Johannesburg - South Africa's banking association said on Wednesday finance minister Malusi Gigaba's 2018 budget showed the government willingness to take some of the hard decisions necessary to restore fiscal stability, but much more serious work needed to be done to ensure fast, sustainable economic growth.
In his budget speech to parliament, raised his growth forecasts but raised some taxes included value added tax, saying despite an improved outlook the government still faced a revenue gap of R48.2 billion in the current year, which carries through to the outer years of the medium-term expenditure framework.
Gigaba said new tax measures would raise an additional R36 billion in 2018/19, mainly through the higher VAT rate of 15 percent from 14 percent, and below-inflation adjustments to personal income tax brackets.
"Under the present difficult circumstance, it is a fair budget that seeks to fairly distribute the hardships that now face us as a country," The Banking Association South Africa said.
"While the one percent increase in VAT was necessary, we are aware that it will be a drag on consumer spending, a major source of economic activity in South Africa."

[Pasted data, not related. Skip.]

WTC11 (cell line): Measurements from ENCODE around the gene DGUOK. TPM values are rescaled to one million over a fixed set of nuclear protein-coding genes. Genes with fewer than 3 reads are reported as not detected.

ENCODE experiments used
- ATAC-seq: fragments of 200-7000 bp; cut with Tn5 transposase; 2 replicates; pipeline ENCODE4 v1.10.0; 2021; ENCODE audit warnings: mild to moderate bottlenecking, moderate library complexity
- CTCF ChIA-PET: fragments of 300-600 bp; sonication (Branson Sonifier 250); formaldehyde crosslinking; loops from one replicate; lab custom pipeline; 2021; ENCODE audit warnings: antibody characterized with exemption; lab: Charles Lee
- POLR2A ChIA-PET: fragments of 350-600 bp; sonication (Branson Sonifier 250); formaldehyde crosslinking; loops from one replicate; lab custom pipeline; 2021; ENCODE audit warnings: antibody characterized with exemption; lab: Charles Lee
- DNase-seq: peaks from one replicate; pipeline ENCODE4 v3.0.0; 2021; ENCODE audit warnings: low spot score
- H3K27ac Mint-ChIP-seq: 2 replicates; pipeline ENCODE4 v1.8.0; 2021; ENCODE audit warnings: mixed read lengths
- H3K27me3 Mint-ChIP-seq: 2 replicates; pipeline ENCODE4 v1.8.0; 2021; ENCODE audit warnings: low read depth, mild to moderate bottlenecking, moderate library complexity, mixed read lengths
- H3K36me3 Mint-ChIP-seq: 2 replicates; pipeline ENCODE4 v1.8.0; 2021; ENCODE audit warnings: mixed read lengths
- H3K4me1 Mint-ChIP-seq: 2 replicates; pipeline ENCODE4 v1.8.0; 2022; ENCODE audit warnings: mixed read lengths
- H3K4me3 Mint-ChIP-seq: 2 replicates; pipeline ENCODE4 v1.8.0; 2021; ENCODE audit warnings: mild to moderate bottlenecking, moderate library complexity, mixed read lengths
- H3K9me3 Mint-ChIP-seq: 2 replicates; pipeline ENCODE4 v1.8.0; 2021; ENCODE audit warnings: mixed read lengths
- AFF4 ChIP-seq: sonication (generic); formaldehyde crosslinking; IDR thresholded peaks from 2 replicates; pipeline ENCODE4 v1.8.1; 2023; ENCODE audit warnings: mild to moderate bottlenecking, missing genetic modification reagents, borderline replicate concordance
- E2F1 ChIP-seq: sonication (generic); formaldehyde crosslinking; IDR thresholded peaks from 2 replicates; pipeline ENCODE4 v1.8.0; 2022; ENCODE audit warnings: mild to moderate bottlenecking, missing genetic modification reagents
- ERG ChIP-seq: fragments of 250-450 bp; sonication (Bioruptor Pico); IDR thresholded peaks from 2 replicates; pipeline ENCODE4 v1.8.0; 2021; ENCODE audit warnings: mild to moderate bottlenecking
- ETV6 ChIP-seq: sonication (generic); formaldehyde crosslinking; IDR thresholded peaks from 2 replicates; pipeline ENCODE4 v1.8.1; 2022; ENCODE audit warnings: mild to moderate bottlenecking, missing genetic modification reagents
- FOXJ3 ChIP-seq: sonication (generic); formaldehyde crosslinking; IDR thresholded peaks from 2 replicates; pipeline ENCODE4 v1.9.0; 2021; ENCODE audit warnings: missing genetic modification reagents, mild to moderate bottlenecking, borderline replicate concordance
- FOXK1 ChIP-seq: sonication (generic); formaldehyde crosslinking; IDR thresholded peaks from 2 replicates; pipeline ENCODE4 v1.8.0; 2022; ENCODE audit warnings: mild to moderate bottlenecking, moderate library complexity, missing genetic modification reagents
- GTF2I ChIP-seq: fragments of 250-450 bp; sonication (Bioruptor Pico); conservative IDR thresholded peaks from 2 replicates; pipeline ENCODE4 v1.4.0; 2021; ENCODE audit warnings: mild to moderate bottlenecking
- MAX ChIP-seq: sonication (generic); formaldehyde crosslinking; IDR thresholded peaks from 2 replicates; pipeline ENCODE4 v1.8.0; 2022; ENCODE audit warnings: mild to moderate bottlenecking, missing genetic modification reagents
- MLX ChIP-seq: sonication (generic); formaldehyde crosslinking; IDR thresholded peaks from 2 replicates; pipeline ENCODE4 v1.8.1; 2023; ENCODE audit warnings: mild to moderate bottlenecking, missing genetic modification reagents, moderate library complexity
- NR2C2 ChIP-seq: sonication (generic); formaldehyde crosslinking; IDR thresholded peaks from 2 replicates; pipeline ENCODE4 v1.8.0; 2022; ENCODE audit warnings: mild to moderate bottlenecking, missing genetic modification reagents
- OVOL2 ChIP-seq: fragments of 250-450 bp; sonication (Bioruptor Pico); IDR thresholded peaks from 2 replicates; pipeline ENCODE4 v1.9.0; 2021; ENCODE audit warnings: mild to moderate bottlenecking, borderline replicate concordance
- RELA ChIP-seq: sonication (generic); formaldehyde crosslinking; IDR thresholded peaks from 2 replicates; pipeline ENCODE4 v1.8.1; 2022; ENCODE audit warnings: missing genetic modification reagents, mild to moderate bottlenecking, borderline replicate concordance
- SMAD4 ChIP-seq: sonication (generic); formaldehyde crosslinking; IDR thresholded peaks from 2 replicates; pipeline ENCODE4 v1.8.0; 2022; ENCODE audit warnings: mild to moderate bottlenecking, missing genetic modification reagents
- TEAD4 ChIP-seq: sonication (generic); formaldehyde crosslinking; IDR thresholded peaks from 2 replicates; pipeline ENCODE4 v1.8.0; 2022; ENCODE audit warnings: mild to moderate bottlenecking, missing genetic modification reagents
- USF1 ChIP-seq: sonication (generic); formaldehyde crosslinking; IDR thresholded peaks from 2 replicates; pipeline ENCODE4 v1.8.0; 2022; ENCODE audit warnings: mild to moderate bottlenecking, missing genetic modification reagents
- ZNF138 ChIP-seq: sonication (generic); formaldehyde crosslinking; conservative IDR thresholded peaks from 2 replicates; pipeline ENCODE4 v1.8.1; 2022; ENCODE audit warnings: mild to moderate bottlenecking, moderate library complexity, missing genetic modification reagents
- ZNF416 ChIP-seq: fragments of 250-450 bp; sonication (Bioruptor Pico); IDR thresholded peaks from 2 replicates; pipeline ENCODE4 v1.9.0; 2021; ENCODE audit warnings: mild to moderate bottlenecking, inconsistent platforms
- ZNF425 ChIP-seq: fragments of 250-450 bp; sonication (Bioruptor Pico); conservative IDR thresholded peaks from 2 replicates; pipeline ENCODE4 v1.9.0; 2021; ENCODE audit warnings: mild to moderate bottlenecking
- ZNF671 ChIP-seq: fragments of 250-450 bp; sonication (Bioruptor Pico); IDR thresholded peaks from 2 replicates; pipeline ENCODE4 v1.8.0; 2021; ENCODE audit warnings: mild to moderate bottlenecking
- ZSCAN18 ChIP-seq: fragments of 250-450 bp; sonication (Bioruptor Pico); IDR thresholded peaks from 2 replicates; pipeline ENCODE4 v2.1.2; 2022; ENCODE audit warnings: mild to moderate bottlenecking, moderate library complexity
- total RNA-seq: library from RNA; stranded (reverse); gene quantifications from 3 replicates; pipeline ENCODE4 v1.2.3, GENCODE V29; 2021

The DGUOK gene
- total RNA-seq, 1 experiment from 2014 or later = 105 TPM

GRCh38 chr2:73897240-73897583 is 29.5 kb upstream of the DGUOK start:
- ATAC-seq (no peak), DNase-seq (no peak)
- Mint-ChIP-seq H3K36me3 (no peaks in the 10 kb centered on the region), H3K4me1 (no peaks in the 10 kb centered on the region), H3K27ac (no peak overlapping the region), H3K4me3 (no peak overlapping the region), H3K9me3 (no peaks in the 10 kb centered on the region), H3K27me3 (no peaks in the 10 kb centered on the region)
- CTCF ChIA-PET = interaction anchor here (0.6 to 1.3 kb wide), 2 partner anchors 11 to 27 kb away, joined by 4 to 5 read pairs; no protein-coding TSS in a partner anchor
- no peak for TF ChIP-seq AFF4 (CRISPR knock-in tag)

"Considering this, the smaller increase was a reasonable decision," it said, adding that businesses and consumers would also feel the effect of an increased fuel levy.
The decision to increase VAT was an important signal that government was willing to take unpopular decisions to restore the fiscal health of the country and would boost investor and business trust and confidence, the association said.
The banking association applauded the renewed commitment to good governance in the public service – especially the South African Revenue Service – and state-owned enterprises, but said much more needed to be done to recover billions of rand lost to corruption and fruitless and wasteful expenditure.
The Public Servants Association, which represents hundreds of thousands of public-sector employees said it was concerned about the detrimental, ripple effect on especially middle- and low-income earners of the VAT increase and a 52-cents increase on the fuel levy.
“The PSA understands the need to grow the GDP, but the poor should not pay a higher price to get us there,” PSA General Manager, Ivan Fredericks said.
Environmental group Greenpeace Africa said Gigaba's budget speech to parliament failed to adequately address energy, current electricity investments in coal and nuclear having massive implications for the country’s economy.
"If the government is serious about water scarcity, climate change and a turnaround strategy for (cash strapped power utility) Eskom, the only viable option is for the utility’s entire coal-based business model to be completely revised, and for water-intensive projects like mega coal-fired power station Kusile to be cancelled," Greenpeace Africa said.
African News Agency/ANA